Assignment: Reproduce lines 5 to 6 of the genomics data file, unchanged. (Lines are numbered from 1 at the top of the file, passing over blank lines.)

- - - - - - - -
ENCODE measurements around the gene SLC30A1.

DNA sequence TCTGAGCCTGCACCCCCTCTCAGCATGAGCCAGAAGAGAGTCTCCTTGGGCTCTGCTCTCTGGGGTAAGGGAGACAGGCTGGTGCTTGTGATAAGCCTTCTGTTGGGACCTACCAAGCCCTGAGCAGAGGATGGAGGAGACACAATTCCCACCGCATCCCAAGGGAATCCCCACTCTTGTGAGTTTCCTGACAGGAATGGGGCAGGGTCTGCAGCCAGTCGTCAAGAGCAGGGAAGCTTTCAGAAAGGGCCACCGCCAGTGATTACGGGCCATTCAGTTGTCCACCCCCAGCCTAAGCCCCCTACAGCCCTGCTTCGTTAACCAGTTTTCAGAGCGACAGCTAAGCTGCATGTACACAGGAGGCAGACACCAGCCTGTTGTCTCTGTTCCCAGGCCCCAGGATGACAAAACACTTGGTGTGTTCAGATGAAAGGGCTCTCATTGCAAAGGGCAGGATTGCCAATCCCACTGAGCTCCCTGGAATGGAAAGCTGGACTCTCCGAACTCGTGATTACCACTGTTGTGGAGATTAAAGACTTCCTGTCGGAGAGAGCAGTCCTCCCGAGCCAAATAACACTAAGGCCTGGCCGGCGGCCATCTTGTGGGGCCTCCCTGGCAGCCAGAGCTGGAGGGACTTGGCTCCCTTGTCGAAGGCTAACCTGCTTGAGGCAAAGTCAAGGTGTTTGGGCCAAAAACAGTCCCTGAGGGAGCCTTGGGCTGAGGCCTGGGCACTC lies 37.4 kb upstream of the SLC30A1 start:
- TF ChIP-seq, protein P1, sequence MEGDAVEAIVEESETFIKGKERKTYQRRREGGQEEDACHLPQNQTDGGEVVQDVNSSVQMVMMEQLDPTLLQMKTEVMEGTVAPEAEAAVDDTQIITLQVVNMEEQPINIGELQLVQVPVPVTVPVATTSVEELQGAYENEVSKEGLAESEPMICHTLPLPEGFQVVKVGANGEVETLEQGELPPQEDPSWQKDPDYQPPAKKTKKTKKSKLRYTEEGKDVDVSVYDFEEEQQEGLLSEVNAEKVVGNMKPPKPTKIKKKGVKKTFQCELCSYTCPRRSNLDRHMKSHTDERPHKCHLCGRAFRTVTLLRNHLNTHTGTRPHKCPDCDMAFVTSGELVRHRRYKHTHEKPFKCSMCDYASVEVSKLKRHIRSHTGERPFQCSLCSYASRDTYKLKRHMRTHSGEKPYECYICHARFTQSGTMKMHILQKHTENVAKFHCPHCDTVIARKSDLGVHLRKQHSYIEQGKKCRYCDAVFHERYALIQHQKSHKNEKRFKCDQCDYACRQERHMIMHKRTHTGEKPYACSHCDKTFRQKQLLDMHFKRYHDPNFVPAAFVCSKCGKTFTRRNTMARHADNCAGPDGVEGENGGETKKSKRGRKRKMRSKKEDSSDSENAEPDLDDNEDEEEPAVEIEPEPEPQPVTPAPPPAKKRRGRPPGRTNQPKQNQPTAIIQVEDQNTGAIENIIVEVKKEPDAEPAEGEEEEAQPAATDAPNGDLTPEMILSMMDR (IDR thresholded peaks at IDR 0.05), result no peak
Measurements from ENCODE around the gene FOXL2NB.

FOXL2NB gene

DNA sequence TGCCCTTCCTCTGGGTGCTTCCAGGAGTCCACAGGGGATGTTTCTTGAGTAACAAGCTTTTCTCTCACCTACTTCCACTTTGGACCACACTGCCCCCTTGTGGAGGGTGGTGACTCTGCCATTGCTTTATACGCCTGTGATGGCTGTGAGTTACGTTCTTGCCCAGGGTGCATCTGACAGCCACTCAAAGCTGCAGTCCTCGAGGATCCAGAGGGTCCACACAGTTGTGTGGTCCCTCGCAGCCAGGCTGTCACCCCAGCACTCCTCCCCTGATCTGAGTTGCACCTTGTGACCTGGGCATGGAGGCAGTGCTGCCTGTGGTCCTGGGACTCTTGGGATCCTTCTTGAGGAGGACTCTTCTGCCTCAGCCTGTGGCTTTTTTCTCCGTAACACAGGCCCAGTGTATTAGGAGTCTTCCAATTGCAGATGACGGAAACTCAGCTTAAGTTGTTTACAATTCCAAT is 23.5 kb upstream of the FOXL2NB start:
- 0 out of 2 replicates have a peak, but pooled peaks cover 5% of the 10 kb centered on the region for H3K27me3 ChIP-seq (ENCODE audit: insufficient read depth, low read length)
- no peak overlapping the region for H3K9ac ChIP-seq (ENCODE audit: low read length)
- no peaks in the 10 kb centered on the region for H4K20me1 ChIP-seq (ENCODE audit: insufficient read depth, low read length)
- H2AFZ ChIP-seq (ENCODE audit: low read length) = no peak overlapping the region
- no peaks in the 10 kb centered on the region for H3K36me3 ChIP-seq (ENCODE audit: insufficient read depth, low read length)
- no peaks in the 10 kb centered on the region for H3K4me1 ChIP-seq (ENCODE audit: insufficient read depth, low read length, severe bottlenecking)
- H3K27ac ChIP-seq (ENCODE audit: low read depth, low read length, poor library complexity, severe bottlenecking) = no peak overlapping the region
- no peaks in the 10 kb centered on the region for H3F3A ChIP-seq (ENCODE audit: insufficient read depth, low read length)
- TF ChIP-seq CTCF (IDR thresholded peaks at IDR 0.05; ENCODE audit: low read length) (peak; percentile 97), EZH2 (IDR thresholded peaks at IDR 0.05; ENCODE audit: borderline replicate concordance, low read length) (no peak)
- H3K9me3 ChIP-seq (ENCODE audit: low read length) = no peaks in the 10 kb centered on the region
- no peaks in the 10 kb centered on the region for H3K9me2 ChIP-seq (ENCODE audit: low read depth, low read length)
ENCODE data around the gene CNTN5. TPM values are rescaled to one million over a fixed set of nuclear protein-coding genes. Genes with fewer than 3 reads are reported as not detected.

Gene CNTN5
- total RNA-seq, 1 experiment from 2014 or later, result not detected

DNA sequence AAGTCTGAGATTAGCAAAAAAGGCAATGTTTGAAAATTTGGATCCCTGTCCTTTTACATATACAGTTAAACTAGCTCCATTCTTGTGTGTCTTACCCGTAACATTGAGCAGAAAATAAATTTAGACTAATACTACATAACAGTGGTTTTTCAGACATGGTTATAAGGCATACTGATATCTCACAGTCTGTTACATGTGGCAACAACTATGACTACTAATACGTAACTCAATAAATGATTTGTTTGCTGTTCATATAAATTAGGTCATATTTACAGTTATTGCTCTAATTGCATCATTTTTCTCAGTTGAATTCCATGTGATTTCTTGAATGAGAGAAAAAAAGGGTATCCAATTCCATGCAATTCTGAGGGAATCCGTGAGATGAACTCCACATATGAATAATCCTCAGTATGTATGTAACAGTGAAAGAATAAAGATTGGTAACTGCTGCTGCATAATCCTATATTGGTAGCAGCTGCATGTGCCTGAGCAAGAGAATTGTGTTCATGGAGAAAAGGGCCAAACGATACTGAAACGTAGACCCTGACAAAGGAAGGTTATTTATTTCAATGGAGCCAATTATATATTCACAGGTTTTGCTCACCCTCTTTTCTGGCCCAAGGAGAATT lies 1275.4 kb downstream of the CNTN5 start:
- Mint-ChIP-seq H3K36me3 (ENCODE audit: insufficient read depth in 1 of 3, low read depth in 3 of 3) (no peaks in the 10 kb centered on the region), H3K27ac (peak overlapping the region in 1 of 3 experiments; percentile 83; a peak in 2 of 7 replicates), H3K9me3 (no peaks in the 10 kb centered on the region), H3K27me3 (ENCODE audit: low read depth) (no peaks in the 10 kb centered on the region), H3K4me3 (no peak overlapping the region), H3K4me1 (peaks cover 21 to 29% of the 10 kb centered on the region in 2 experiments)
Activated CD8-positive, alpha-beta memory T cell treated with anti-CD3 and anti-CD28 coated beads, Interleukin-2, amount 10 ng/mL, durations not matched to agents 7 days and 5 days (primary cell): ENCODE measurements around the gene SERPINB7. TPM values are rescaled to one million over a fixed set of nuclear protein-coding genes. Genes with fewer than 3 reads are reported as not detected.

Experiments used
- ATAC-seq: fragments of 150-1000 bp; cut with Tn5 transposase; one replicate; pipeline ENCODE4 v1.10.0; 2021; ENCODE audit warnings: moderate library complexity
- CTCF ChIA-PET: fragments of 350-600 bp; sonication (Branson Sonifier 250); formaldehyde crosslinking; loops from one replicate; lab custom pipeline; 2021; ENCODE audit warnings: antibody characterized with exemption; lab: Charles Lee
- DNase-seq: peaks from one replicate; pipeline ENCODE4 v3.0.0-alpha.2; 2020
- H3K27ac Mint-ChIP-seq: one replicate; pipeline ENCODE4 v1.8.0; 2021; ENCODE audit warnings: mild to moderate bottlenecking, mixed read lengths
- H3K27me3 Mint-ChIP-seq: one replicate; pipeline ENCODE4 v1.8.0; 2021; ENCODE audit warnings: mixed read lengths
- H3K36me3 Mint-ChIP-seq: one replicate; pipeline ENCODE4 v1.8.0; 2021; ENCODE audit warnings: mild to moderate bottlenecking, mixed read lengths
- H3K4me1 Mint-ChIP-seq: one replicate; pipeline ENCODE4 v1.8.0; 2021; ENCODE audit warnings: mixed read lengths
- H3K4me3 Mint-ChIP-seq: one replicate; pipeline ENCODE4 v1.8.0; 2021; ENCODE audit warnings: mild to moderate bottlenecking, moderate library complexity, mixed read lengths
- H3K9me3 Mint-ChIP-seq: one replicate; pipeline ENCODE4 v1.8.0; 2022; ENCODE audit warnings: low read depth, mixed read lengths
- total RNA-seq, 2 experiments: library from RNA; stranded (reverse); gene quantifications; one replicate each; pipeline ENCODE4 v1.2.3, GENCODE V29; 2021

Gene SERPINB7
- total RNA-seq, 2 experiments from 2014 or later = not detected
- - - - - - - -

FOXL2NB gene

DNA sequence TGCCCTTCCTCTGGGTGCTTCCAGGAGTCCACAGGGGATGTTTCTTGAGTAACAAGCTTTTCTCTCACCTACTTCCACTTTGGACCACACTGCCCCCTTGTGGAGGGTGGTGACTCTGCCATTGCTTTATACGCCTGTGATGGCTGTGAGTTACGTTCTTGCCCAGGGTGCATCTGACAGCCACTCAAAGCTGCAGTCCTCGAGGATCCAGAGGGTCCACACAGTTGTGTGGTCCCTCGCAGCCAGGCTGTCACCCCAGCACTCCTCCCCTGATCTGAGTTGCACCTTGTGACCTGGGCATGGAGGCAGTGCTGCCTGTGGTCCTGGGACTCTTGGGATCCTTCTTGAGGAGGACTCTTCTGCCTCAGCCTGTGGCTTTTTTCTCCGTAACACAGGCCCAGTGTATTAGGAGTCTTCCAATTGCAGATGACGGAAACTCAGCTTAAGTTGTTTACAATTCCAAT is 23.5 kb upstream of the FOXL2NB start: